Cap Juluca on the beautiful island of Anguilla is one of the best hotels in the world. Located on the beach, facing turquoise and warm waters, Cap Juluca offers luxury and exclusivity with its unique style. With private villas, Moorish architecture, a white sandy beach and a staff nearing perfection in service, Cap Juluca offers one of the best experiences in Caribbean luxury.
There are 95 rooms and suites, with private villas on the waterfront. Each room is spacious with a traditional Caribbean interior décor using wood and a contrast of light and dark colours. Fabrics and linens will make you want to stay in bed and the private villas also have private pools and terraces to enjoy in total privacy. The rooms also have the latest in technology with LCD TVs, and Bose docks for music.
The food is also exquisite, with the chef preparing fresh seafood but also Asian and European dishes to suit the tastes of the international clientele. Dinner can be served in the restaurants, but also on the beach for a more romantic approach as well as in the comfort of your own terrace should you want some privacy. During the day, relax, enjoy the Spa, the beach, golfing on the Greg Norman designed course. The hotel can also organise snorkeling and diving as well as deep sea fishing.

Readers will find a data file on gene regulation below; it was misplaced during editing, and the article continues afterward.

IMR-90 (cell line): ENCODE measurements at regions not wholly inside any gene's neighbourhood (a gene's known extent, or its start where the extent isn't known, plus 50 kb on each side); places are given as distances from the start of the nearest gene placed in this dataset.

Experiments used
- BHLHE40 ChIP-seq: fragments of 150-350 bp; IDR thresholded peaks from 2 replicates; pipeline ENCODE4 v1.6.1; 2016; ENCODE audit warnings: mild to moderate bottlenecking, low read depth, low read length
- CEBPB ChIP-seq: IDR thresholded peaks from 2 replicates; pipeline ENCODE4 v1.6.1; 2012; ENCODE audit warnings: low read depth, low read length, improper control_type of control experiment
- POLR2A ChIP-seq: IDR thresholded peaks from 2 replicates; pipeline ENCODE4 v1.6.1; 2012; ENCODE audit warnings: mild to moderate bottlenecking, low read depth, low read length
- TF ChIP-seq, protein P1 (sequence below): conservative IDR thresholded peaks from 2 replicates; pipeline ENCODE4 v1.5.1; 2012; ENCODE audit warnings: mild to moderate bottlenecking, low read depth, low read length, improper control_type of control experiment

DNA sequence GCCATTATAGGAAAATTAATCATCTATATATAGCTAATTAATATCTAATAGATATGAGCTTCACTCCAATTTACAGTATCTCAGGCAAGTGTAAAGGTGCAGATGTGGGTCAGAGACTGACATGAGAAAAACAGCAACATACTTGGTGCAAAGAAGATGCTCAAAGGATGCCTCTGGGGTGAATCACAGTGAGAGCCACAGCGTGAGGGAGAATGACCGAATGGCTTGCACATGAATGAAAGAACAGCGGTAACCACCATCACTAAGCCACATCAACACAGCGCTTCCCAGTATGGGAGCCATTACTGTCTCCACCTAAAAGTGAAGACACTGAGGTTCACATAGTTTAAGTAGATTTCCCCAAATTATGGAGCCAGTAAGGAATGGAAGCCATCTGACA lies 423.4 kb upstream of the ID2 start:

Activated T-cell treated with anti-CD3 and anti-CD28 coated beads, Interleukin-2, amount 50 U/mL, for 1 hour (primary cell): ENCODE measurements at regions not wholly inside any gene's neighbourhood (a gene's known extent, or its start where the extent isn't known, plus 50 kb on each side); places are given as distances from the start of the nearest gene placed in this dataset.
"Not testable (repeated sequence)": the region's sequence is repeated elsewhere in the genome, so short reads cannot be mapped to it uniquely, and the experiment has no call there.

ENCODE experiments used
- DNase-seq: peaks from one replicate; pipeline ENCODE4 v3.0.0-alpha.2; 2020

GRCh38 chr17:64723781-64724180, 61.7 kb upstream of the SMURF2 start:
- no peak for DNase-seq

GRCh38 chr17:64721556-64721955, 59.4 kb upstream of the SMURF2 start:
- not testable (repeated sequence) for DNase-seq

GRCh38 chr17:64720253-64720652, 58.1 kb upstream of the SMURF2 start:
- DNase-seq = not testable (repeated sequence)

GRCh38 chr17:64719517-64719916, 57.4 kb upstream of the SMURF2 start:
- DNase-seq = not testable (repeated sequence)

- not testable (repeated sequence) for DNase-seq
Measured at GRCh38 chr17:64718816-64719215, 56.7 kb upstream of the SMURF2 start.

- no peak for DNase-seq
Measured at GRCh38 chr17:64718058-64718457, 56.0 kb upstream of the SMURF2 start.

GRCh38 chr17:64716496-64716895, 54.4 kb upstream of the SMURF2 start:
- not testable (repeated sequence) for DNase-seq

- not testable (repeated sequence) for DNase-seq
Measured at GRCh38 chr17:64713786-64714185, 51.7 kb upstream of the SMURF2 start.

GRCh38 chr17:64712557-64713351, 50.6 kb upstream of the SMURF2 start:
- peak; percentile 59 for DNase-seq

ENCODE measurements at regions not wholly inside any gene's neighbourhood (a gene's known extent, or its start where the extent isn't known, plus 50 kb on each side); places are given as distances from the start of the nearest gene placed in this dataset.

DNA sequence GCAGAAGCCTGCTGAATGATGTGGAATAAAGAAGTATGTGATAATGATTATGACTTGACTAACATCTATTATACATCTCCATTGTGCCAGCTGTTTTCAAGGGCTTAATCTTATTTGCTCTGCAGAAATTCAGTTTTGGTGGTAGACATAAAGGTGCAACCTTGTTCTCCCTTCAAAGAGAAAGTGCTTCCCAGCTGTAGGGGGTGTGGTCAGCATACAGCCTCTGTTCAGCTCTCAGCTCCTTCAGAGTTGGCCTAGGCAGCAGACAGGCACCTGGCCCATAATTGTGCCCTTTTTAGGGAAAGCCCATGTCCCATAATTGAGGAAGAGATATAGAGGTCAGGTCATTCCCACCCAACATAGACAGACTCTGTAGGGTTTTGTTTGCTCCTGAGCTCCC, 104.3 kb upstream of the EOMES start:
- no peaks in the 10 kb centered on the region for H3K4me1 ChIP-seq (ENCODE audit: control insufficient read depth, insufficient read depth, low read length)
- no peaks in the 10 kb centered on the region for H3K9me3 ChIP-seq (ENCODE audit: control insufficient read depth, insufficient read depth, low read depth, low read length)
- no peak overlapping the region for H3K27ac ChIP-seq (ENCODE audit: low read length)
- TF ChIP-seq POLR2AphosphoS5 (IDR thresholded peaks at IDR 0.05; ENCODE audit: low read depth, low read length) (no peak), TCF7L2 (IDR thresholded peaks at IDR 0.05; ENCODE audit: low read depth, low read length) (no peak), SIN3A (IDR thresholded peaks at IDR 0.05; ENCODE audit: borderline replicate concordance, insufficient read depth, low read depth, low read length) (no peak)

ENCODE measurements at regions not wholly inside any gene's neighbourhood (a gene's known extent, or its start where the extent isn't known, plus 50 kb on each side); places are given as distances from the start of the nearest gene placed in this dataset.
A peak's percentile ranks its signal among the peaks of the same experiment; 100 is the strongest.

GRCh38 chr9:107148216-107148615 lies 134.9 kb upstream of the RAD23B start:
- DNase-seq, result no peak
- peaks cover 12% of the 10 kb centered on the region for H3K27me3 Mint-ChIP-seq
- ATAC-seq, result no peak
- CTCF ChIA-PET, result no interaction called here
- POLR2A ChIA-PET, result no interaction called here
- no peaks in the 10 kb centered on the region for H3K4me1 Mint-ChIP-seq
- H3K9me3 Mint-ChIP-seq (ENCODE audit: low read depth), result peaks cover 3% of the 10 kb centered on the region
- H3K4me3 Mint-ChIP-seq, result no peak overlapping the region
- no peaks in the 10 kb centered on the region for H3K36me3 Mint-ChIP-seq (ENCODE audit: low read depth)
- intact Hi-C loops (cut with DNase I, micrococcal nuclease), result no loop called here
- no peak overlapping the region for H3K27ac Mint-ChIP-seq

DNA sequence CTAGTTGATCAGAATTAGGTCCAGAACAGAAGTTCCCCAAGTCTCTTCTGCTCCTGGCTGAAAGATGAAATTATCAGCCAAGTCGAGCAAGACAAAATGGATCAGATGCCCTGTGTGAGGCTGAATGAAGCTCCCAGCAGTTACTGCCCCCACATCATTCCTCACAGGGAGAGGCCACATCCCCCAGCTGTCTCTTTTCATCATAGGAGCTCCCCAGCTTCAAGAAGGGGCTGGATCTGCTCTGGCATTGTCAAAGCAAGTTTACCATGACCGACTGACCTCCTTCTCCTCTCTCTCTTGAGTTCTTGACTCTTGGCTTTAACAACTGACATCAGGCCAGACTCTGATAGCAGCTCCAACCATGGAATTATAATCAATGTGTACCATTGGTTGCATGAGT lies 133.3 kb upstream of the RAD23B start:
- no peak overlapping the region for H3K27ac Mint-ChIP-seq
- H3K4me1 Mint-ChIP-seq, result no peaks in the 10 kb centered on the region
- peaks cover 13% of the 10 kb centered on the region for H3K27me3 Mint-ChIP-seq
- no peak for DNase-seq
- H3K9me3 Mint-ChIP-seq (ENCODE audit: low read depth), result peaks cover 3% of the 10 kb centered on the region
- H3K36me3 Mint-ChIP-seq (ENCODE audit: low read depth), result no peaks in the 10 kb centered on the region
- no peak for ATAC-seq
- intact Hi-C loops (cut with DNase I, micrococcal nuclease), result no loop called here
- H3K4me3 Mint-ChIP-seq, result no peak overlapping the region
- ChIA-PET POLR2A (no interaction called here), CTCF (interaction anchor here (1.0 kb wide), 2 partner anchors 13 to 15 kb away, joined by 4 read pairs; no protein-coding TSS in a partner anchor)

Cap Juluca is truly one of the best hotels in the world. It has won many awards during the recent years and it is easy to see why. The setting is beautiful, the architecture original and different, stylish, the décor is luxurious and the staff very attentive. Simply add turquoise waters, great food, and good company, and you will feel just like in heaven.
Located in the north of the Caribbean, Anguilla is an archipelago, composed of a main island (Anguilla Island) and some other small islands and islets, which belongs to the British territory. Anguilla has a population of just over 16,000 and offers the traveler sublime and serene landscapes, where nature is king. Its capital, The Valley, does not really have a city center, the habitat being scattered throughout the island. It is 10 times less frequented than its neighbor Saint-Martin.